Co-founders of Ben and Jerry’s arrested
Ben Cohen and Jerry Greenfield, co-founders of Ben & Jerry’s, and 300 others were arrested for being among those taking part in the Democracy Awakening protests in the capital over the weekend, CNN reports.
The website says that the demonstrators were protesting for myriad issues including climate change, racial discrimination, health care, and immigration reform. It also says that the protests were carried out “to protect voting rights, get big money out of politics and demand a fair hearing and an up or down vote on President Obama’s Supreme Court nominee.”
Intel to lay off 12,000 workers
Witnessing a decrease in the demand for personal computers, Intel will be sacking 12,000 of its workers – which constitute 11 percent of its workforce. The terminations come as part of a corporate restructuring, Chief Executive Brian Krzanich said. The company’s first quarter earnings were less than expected and it has also lowered its projected revenue for the year, the New York Times reports.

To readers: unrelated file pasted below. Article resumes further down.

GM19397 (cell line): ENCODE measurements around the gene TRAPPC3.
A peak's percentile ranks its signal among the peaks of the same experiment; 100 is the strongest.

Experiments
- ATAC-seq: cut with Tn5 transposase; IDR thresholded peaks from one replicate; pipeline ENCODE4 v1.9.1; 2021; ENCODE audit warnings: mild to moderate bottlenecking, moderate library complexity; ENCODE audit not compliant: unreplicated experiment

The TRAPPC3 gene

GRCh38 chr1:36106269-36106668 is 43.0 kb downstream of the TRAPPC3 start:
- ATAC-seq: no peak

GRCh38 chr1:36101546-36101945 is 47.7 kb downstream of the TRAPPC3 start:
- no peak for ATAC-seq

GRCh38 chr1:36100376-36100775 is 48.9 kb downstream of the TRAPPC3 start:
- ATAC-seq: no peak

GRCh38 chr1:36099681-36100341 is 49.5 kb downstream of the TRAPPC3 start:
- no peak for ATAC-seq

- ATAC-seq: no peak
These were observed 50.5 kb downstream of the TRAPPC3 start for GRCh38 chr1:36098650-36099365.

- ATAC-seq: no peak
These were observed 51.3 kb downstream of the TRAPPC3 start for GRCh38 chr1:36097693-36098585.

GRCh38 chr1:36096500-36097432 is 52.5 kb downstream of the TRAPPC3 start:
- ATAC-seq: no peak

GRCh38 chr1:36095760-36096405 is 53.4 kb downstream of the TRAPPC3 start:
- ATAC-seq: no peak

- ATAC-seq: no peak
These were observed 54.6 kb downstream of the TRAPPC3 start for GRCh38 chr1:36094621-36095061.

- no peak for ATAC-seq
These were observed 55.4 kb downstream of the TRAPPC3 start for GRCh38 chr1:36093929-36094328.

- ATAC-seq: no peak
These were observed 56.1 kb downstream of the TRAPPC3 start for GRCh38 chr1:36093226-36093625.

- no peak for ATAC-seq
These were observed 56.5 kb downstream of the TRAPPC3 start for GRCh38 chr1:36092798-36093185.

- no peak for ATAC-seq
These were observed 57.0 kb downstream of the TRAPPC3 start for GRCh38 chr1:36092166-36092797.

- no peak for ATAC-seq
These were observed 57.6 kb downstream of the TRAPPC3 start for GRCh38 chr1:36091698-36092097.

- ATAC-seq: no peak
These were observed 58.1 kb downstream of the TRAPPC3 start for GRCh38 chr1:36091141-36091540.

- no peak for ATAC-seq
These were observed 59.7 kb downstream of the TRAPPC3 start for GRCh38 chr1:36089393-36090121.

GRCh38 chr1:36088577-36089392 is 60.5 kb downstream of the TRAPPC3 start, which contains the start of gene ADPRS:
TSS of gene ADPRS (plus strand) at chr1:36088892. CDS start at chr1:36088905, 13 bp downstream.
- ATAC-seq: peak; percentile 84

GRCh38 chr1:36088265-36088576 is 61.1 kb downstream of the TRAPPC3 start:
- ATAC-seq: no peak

Former NYPD officer won’t go to jail for 2014 killing of unarmed man
Peter Liang, a former NYPD officer, charged for the 2014 killing of an unarmed Akai Gurley, will not go to prison, Wall Street Journal reports. The charge of manslaughter conviction against Liang was brought down to criminally negligent homicide, one that will see him serving five years in probation and 800 hours of community service. Liang was found guilty in February, and was facing 15 years of prison time.
Utah Gov: Pornography a “public health hazard”
Utah Governor Gary Herbert signed a resolution that claims pornography to be “a public health hazard,” as reported by the Chicago Tribune. “We hope that people hear and heed this voice of warning,” Herbert said.
“For our citizens know that there are real health risks that are involved and associated with viewing pornography.” Herbert compared pornography to drugs and alcohol, saying that they “tempt the youth.”
Colorado school district to increase firepower of its security with semi automatic weapons
The Douglas County School District will assign semi automatic rifles to its eight armed security personnel, as reported by ABC News. In January, the school district had spent as much as $12,300 for ten semi automatic Bushmaster rifles and other equipment in a bid to increase the firepower of its security division. However, some of the school board members learned about this only recently.